How to Grow Baby's Breath or Gypsophilia
Even if you don't think you know what Baby's Breath or Gypsophilia is, you would almost immediately recognize it when it was shown to you, as it's the dainty little white flowers usually accompanying and used as filler for wedding flowers, bouquets or floral arrangements.
They come in a variety of colors, but by far the predominant and prettiest of them is the color white. Pink is a distant second in popularity, and looks very nice as well.
Included in the species are perennials and annuals, with the most popular and well known called gypsophilia paniculata, which is a perennial.
Baby's Breath can grow up to two feet high, usually reaching a minimum of a foot in height.
A bouquet of these dynamic little flowers is tough to beat.
- How to Grow Hollyhocks
Hollyhocks, or as they are officially called - alcea, continue to be a favorite among gardeners seeking to add gorgeous color and height to specific parts of their landscapes or gardens. Unfortunately, the fear of rust has resulted in some...
- Growing and Caring for Aster Flowers
Even though asters are part of the sunflower family, many gardeners believe they're part of the daisy family because of the close resemblance the flowers have to them. Asters come in perennial and annual varieties. The perennial varieties, as a...
- How to Grow Anemone Flowers
Anemone is a member of the ranunculaceae family, or as most of us know it: the buttercup family. It is also known by the names Windflower, Pasque Flower, Thimbleweed or Easter Flower. There are approximately 120 species in the anemone group, which...
- How to Successfully Grow Chrysanthemums
Chrysanthemums or 'mums,' are a gorgeous flower that comes in literally hundreds of varieties, although most people associate them with the button-shaped ones bought near the end of the season to add color to the fading summer garden. These types...
- Growing Beautiful Lilies
Lilies are one of the most beautiful and fulfilling flowers to grow. With just a few tips anyone can grow them well and be very successful with this particular flower variety. Not only are lilies fantastic to look at and a terrific addition to...
Gypsophilia Looks Great in Bunches
Even though Baby's Breath is a flower normally thought of as complementary - both in the garden and other uses - it can still look gorgeous in a garden when it's planted in a bed, displaying a large blanket of flowers for everyone to enjoy. Sometimes it can be used as a border hanging down in a layered fashion near the edge of the garden spot it inhabits.
Stems of the flower grow into numerous branches, giving it that light, airy look that makes it so desirable for filling in spaces and accentuating other flowers.
When to Grow Baby's Breath
Baby's Breath isn't winter hardy so should be planted after any danger of a frost has passed.
Although they don't transplant well, you can still start seed indoors from 2 to 4 weeks before the last frost date to get an early start.
If you attempt to do that there will be the need to have extra on hand to make up for those that won't survive.
Best results come when the soil is about 70F.
Where to Grow Baby's Breath
Plant Baby's Breath in the full sun if you have a spot like that in your garden or yard, as they thrive under those conditions, although they can do okay in partial shade.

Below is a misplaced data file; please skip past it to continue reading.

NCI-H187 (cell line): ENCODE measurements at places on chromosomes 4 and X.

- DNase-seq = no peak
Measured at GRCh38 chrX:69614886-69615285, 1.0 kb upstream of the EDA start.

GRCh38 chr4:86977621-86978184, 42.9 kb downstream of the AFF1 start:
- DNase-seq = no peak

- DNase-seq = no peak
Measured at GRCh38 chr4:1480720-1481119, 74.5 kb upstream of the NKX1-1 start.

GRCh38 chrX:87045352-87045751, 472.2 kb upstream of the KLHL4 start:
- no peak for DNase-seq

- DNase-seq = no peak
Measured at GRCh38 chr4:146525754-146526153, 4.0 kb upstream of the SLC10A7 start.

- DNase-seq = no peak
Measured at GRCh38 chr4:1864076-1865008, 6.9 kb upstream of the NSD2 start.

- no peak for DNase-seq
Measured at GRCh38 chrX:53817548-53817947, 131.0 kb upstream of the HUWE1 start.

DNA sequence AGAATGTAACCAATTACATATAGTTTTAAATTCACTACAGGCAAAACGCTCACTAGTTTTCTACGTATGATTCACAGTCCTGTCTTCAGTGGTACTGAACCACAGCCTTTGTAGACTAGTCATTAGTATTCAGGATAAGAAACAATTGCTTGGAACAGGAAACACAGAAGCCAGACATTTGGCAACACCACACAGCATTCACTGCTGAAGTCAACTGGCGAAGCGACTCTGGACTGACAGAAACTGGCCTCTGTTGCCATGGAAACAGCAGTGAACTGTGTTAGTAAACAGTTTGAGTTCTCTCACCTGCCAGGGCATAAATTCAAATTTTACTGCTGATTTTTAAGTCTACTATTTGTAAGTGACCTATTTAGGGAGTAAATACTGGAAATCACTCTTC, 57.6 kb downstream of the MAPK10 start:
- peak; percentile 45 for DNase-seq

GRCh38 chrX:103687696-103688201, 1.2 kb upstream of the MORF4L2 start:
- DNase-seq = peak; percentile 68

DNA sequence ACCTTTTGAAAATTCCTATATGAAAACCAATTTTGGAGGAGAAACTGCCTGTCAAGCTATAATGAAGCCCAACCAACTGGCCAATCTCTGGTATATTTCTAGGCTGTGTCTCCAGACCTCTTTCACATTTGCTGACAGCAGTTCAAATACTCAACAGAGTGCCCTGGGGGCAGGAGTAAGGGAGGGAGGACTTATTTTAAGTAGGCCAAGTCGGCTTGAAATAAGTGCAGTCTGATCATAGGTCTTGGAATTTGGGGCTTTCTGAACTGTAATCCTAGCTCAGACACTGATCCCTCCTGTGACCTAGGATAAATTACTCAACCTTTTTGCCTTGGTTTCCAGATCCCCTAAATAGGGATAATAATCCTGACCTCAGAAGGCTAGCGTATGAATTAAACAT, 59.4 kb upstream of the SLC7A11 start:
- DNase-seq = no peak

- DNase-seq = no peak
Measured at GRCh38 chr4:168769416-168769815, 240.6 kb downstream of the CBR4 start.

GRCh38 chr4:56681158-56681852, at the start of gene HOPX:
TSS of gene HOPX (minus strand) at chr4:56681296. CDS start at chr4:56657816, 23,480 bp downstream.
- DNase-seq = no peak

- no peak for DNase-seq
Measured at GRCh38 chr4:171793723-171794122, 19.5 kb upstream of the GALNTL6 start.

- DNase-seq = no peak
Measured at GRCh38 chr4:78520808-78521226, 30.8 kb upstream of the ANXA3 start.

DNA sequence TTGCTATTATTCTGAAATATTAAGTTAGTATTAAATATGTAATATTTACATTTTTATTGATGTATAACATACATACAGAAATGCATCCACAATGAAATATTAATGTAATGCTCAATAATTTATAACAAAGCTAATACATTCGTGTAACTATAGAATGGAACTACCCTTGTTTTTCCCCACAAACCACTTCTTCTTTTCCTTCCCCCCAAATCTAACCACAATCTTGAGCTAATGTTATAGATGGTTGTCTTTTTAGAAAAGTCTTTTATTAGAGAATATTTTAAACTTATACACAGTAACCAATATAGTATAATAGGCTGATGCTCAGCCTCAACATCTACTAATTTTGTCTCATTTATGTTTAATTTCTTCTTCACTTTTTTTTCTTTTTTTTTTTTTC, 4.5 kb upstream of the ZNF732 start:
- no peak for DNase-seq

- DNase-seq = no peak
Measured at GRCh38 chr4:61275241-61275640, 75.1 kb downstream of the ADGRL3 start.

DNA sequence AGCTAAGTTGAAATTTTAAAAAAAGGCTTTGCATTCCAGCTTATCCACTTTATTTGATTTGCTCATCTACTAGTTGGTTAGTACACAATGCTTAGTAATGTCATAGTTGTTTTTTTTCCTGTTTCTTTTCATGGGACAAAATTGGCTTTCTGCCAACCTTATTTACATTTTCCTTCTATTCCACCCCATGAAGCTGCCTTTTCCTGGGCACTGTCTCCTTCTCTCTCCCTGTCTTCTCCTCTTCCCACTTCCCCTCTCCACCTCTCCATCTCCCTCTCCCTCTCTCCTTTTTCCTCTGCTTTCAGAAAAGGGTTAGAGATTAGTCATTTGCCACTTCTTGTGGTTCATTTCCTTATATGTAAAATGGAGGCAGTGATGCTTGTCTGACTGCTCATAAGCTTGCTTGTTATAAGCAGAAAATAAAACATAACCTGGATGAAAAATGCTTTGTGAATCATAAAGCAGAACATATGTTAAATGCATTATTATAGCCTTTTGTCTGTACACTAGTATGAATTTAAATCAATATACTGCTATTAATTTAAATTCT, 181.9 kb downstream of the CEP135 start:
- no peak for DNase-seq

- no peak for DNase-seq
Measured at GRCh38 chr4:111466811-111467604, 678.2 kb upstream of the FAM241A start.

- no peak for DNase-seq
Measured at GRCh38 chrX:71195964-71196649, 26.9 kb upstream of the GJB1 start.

Also be sure to pick a spot with good drainage, as the plant doesn't like too much water. Avoid clay soil if at all possible.
Finally, because Baby's Breath doesn't do well in acidic soil, you may have to make it more alkaline before planting them in order to have a successful bed.
How to Grow Baby's Breath
The best way to propagate Baby's Breath to start a bed by seeding it. But once it's going you can manage or add to it by dividing the roots or taking cuttings. Again, transplanting is the least desirable way to propagate the flower.
For sowing seed place them about 1/16" deep, adding extra seed so you can thin them at about 8" apart once they are ready. Seeds will germinate in a range of 10 to 20 days.
The germination or success rate when propagating Baby's Breath is about 80 percent.
If dividing, place them at intervals of about 8" apart for best results.
They should bloom, depending on the zone, from April through August, and maybe beyond in certain regions.
Baby's Breath Care
While not liking soil too wet, Baby's Breath does do very well when kept moist. So they need water when longer dry periods arrive during the hot summer. Watering a couple of times a week during those times should allow it to continue to flourish.
If the soil is substandard, add some fertilizer before you sow or plant to give the flower some help. Once a month after that is adequate to keep them in top shape.
There are very few insect or disease problems faced by Baby's Breath. It is seldom you will have to deal with that. If the unusual event that it happens, usual measures for those particular insects or diseases should be taken.
For the most part though, Baby's Breath, other than watering and occasional fertilizing, is a maintenance free plant.
As a versatile and complementary flower, Baby's Breath is among the best there is. You can use them in any number of floral arrangements to make them look better. They can even be used in cuttings for standalone arrangements if you choose.
The flower can be used in the same way in the garden, being a great way to accentuate other flowers and plants around them.
What better way is there to have a great layer of flowers cascading around your garden, yard and beds than to plant Baby's Breath?
Not only are they visually appealing, but their relative ease of maintenance make them a popular choice for numerous gardeners around the country and the world.